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Imports entered for Consumption during the Year ending June 30, 1889, with accompanying Diagram, showing the Relative Values of the Re

spective Classes of Free and Dutiable Imports, and the Relation of the Duty collected on each Class to its Value.

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Summary of Values of Imported Merchandise entered for Consumption, by

Groups, according to Degree of Manufactures and Uses, from 1880 to 1889.

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1890 1581

1882 (A) Articles of

1853

1584 fund, and ani.

1585 mals.

1656 1857 168 1889 190

1891 (B) Articles in a

12 crude condit'n

1993 which enter

1531 into the vari- {

165.1 ous processes

1556 of domestic in

1937 dustry.

ISS 1899

1580 (C) Articles

1851 wholly or par

1592 tially manu.

1933 factured, for

1581 use as mate.

1935
rials in the

1856
manufactures
and mechanic

1537

1888 arts.

1999 1880 1891

1932 (D) Articles | 1-83

manufactured, | 1894
ready for con- 1 1535
sumption,

1856 1857 1858 1859 1630 1831 1882

1953 (E) Articles of

1881 voluntary use,

1935 luxuries, etc.

| 1686

1587 1Say 1859

$90.637,062 $108,528,901 $199.165.963 90,872,067 125,934,270 216,356,337 82,244,591 147,576,926 230,121.507 78,56.5,246 133,584,124 214,899,870 92.199.256 132,136,969 224.726,255 86,559,991 107,706,369 194,266,360 $3,752,303 119,433,925 196,206,228 99.183,778 112,273,076 211,456,849 104,291,336 115,111,040 219.395,376 119,103,491 121,263,202 240,666.693 96,950,015 63,075,261 100,035, 576 92.570.041 66,929.006 149,499.017 103,445.147 61,010,729 161.(135.776 102.44.63 46,321.172! 149,165,775 94.139.557 44,4-7,17€ 187,4:6,741 82.307,717 37,101,595 119.609.312 102,13 564 41,613,653 117,053,022 106,339,032 59,512,600 165.031.692 11,5%,111 54,221,505 165,029,619 110,706.03 61,427,933 172,131,716 10,529,16 62,657,777 73,156,963

9,360,939 5,711,365 6.072.544 18,4-9,950 6,736,906 79,225, 536 13,032,614 75,596),521 89,613.135 12,106,427 69,96 1,939 82,150,366 11,185,197 61.271,465 72,436,952 10,639,156 67,335,317 76,511,473 12,149, 3 67.505,441 79,655,894 11,692,617 73,018,615 84,706,2 2 12.494,105 71.860,404 84,854,509 9,101,858 120,572,7-5 130,004,6481 9,134,263 185,095,640 141,229.903 10,621,285 147,515.470 159, 166,709 11,116,512 151.292.076 162,409,553 11.035,112 123.015.766 134,050,878 10,617,405 109,4 0,104 119,027,569 12, 446,211 118,824,644 126,270,655 11.565,665 121.473,106 136.032,771 11,438,012 183,352,73 144,790,585 9,820,801 137,775.540 147, 96,611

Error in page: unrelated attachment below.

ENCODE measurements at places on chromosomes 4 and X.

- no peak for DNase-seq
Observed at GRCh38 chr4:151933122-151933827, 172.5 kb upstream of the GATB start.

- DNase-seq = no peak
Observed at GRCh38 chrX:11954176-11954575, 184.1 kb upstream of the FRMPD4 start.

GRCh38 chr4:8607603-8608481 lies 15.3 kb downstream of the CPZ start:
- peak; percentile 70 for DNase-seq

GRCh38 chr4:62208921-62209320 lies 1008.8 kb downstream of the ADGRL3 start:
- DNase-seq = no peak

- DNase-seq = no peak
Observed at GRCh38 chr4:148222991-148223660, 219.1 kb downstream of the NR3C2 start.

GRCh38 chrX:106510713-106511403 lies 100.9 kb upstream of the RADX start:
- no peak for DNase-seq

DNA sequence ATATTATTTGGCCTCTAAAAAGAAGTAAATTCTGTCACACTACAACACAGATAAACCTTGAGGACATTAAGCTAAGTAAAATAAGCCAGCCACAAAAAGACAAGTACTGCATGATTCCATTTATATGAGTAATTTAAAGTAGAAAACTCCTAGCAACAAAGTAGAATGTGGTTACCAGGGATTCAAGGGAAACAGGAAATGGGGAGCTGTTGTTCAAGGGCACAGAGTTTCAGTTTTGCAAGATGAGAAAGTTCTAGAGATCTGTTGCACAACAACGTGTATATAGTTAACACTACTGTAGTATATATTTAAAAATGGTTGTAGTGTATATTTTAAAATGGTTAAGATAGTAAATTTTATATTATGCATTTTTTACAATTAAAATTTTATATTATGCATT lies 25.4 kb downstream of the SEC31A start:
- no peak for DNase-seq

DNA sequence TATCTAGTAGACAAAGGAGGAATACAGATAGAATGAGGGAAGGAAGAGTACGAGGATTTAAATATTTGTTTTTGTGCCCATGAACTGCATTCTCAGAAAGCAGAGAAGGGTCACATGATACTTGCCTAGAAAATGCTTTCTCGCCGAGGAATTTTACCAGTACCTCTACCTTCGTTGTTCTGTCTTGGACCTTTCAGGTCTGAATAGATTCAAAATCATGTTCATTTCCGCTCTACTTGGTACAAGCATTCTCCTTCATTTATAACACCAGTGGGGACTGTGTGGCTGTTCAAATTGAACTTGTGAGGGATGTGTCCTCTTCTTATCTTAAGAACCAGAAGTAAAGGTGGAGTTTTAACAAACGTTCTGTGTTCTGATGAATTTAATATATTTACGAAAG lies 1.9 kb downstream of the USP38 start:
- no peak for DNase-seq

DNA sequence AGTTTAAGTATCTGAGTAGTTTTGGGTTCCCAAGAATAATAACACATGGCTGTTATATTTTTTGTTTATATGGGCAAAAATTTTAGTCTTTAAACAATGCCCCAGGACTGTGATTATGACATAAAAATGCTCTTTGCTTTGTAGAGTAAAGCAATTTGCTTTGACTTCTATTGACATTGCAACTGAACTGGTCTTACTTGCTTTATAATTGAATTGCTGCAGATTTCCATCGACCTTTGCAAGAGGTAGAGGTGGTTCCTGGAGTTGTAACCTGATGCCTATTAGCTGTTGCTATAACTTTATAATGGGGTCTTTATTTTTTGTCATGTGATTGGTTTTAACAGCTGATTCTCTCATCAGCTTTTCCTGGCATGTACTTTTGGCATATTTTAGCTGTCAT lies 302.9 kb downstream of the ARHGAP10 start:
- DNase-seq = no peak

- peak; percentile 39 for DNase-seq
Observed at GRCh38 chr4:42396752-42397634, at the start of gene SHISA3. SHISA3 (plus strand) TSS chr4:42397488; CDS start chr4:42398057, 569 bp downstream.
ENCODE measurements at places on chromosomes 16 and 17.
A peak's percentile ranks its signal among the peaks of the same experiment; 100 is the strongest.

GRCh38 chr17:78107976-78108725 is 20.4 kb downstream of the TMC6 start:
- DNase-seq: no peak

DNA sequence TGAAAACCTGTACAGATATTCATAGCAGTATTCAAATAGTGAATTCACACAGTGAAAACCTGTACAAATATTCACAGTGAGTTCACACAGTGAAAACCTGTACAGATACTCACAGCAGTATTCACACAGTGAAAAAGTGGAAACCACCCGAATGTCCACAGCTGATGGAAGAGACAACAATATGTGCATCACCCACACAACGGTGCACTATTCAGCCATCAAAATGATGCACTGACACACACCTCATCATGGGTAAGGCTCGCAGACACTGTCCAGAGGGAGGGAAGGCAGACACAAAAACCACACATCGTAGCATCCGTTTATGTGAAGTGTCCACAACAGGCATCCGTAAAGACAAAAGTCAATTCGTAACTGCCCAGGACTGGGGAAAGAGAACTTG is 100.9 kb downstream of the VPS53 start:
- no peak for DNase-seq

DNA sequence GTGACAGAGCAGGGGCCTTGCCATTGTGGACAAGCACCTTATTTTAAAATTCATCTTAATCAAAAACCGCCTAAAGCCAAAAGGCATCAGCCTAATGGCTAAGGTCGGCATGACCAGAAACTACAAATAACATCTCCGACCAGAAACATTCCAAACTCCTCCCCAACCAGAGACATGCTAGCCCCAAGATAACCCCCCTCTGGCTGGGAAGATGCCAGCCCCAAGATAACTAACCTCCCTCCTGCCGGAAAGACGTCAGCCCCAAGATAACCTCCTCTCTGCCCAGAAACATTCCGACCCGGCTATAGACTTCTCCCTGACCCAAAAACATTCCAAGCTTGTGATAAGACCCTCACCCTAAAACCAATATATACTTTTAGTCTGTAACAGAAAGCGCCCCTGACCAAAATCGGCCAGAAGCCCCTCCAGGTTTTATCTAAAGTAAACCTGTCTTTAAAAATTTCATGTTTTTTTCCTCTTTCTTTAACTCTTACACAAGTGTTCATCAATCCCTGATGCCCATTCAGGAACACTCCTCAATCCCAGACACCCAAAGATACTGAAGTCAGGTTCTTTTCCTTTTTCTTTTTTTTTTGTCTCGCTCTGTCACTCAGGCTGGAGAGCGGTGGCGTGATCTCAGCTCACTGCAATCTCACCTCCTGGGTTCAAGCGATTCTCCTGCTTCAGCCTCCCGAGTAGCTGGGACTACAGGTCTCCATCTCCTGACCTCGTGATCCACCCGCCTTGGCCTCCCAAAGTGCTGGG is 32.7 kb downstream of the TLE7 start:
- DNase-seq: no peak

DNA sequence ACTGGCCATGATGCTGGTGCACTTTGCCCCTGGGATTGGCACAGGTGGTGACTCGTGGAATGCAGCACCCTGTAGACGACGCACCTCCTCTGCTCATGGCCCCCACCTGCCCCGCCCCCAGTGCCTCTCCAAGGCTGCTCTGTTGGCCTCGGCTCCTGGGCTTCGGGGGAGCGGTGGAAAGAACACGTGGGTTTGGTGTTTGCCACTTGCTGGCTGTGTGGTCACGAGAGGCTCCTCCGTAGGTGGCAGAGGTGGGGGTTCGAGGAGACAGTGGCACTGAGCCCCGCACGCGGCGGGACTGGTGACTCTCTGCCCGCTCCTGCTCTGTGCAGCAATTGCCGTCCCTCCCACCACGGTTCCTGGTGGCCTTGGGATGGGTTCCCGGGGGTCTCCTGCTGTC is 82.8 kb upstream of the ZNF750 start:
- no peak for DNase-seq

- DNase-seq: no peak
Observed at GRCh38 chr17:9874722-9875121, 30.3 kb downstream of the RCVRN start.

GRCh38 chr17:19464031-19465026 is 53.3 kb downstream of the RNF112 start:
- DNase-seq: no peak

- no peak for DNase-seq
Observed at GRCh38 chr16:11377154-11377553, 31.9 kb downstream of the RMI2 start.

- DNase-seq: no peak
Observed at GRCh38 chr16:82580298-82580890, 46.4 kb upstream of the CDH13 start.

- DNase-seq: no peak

770.459 64,371.367 65,141,826 1,120,102 71.341,106 72,461,2081 1,322,164 83,321.935 84.644,099 1,351,011 81,559,491 86,212,305 1,429.878 86.121,276 89,151,149 2,041,604 72,173,227 74.219,831 2,2114,725

78,080,511 80.235,226 3,503,300 66,331,089 90.336,845 4,574,746 90,451,709 95,826 454 4,149,3.50 92,529,439 96,676,839

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Early in the administration of President Cleveland I ventured to suggest to Assistant Secretary Fairchild to carry back this classification from the year 1884, in which it was first established, to the year 1880, so that we now have the result of ten consecutive years, 1880 to 1889 inclusive, which I now submit for consideration. I think all will agree with me that no committee of any party or under any name can fail to be governed by the logic of these lines in preparing measures of tariff reform.

SANITARY WORK IN GREAT DISASTERS.

By G. G. GROFF, M. D., LL. D.,

PRESIDENT OF THE PENNSYLVANIA STATE BOARD OF HEALTH. THE suggestions offered in this paper are derived from the

I experience of the past summer at Johnstown, Pa., and in the other flooded regions of the State, where a large share of the organization of the sanitary measures fell to the writer. Although one ninth of the inhabitants of the devastated district perished and were buried in the débris, along with thousands of domestic animals; and although typhoid fever, measles, and diphtheria existed in the district before the calamity, they never spread to any great extent, and certainly never became epidemic.

The region was a peculiarly difficult one in which to conduct sanitary relief. Along a narrow mountain valley for twenty miles were scattered some twenty-eight towns and villages, forming Johnstown. Of these, twenty were devastated by the flood, which left almost every village isolated from the others, all bridges and roads being destroyed, as also all horses and vehicles of the inhabitants, thus rendering communication extremely difficult or impossible. The members of the State Board of Health were unacquainted with the geography of the region, and with the local physicians, as well as with those who volunteered their services. There were no disinfectants on hand, and the whole appropriation of the Board for sanitary purposes was but two thousand dollars for the whole year. When, therefore, on June 1, 1889, representatives of the State Board of Health of Pennsylvania reached the desolated Conemaugh Valley, to do what could be done to prevent the occurrence and spread of disease among the exhausted and stricken survivors, the best estimates that could be hastily secured showed that ten thousand human beings, one thousand horses, one thousand cows, together with a great number of hogs, dogs, chickens, cats, etc., were drowned and buried in the débris at Johnstown, and in the drift-piles down the river, while ten thousand sufferers were without shelter, wet, hungry, and distracted. There were slime, mud, carcasses of domestic animals, and human bodies everywhere.

“No pen has yet fully described the condition that existed the next day after the waters of the South Fork Lake had swept the valley. The pen will never picture the desolation that existed, or tell of the difficulties that confronted the inhabitants of the stricken valley. The homes that were not swept away were left in the most unsanitary condition imaginable. The flood in many localities reached a height of thirty feet. This water contained